opposed to using them to fight blazes.

– Dolores Cox, “In battle for freedom, women inmates fight blazes In battle for freedom, women inmates fight blazes.” Workers World. July 29, 2018

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“What launched your interest in telling this story? When you were writing your first book “Migra! A History of the U.S. Border Patrol,” were there elements that sparked your interest in digging deeper into the prison and jail system of the U.S., and Los Angeles specifically?

Migra! is a story about race and policing in the United States, specifically the the rise of the U.S. Border Patrol in the U.S.-Mexican border region and the border patrol’s nearly exclusive focus on policing unauthorized immigration from Mexico. After completing it, I wanted to examine another dimension of race and law enforcement. Living in Los Angeles, I knew that Los Angeles operates the largest jail system in the United States. In fact, some researchers say no city on Earth jails more people than Los Angeles. Therefore, Los Angeles, the City of Angels, is, in fact, the City of Inmates, the punitive capital of the world. But we know very little about the making and meaning of incarceration in Los Angeles. It is a history that has never been told. So, I began to research how Los Angeles, my hometown, built one of the largest systems of human caging that the world has ever known.

What I found in the archives is that since the very first days of U.S. rule in Los Angeles — the Tongva Basin — incarceration has persistently operated as a means of purging, removing, caging, containing, erasing, disappearing and otherwise eliminating indigenous communities and racially targeted populations. I tell this tale with six stories that demonstrate how incarceration was used to first clear Tongva and other indigenous populations from the region and then cage up a variety of racially marginalized populations, ranging from the itinerant white males disparaged as  “tramps and “hobos” to Chinese immigrants, African Americans and Mexican Immigrants.

You reveal that mass incarceration is in fact mass elimination of these non-conforming groups. Why is Los Angeles’ particular history so illustrative of this?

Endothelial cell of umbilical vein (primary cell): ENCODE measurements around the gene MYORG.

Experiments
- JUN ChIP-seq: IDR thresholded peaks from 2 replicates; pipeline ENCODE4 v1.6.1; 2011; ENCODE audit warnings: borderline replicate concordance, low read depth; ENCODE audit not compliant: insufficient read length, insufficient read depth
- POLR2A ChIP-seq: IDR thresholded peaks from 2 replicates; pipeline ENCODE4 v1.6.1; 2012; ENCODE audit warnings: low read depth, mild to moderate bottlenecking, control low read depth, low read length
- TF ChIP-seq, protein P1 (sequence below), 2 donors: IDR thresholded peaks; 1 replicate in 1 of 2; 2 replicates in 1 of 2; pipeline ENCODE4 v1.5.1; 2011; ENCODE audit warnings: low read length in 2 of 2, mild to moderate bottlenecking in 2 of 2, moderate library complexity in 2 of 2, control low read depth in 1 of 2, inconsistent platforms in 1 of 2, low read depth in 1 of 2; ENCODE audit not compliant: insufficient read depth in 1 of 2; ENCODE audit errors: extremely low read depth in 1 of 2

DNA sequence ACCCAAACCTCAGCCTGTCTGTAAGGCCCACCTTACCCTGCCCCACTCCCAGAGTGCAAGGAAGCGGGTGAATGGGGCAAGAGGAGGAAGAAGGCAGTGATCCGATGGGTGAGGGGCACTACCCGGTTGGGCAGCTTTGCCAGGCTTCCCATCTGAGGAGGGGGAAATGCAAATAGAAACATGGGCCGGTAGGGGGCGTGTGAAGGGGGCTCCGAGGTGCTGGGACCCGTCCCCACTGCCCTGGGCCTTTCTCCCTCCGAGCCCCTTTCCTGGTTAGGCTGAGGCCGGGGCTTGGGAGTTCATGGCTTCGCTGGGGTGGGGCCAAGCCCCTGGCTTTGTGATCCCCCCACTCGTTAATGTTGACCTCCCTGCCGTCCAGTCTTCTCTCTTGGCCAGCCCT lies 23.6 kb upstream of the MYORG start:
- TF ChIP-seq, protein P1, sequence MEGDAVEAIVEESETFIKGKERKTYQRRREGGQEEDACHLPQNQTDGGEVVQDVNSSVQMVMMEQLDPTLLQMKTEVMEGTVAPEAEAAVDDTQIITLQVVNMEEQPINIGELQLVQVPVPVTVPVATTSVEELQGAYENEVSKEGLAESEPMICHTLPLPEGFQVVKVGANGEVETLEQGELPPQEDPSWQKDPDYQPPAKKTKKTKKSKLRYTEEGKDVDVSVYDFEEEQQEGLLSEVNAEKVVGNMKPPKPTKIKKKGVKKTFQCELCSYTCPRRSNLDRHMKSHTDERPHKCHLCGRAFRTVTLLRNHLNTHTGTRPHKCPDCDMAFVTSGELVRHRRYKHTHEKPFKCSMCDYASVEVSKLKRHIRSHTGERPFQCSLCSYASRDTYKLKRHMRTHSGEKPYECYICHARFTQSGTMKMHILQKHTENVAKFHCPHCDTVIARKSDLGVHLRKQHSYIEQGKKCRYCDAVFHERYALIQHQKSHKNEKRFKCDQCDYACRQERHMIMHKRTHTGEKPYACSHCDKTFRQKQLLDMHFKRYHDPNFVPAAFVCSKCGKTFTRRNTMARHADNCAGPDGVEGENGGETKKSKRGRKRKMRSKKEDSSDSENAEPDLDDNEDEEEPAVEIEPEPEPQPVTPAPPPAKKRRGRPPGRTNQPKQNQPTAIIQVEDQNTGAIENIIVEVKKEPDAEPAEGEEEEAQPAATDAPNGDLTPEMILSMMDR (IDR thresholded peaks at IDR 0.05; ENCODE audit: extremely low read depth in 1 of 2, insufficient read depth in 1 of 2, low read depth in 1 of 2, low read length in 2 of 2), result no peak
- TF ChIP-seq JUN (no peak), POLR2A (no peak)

Los Angeles opens a window to see untold histories of incarceration, namely those that can best be told from the perspective of the American West. And what the American West teaches us about the rise of incarceration in the United States is that conquest matters. In particular, the 19th-century efforts to expand the United States across the North American continent and to build white settler communities on the nation’s western frontier are deeply imprinted in the nation’s police and incarceration practices. By focusing on the western town that built the nation’s largest jail system, City of Inmates unlocks how the dynamics of conquest shaped, and continue to shape, the priorities and tactics of human caging in the United States.

History is rife with the stories of powerful nations engaging in conquest and subjugation of the conquered. Why is elimination so endemic to the U.S.?

In the United States, settler occupation of native lands is not over. Therefore, the need to eliminate Indigenous sovereignties and define belonging within the settler community endures. Indeed, conquest is a persistent dynamic in our social relations and institutional practices, including incarceration.

At every telling of conquest, there is also a story of rebellion. In fact, your book is the result of a painstaking effort to mine what you call a “rebel archive” because of a lack of official documentation from Los Angeles government archives. As a historian, was this infuriating or energizing?

I was angry when I learned that city authorities have destroyed almost all of the LAPD’s historical records. The destruction of LAPD records undermines our ability to research and understand one of the largest and most significant public institutions in Los Angeles, one of the largest cities in the world. But that anger fueled my determination to turn over every stone and open every archival window to somehow, find the story. So I spent years searching the city, nation, and indeed, the world for records that document the history of incarceration in Los Angeles. What I learned was that the people who fought the rise of incarceration in Los Angeles created and saved reams of records. I’ve used their deeds and words to chronicle the rise of incarceration in L.A.”

– Jessica Wolf interviews Kelly Lytle Hernández, “How Los Angeles became the capital of incarceration.UCLA Newsroom, May 10, 2017.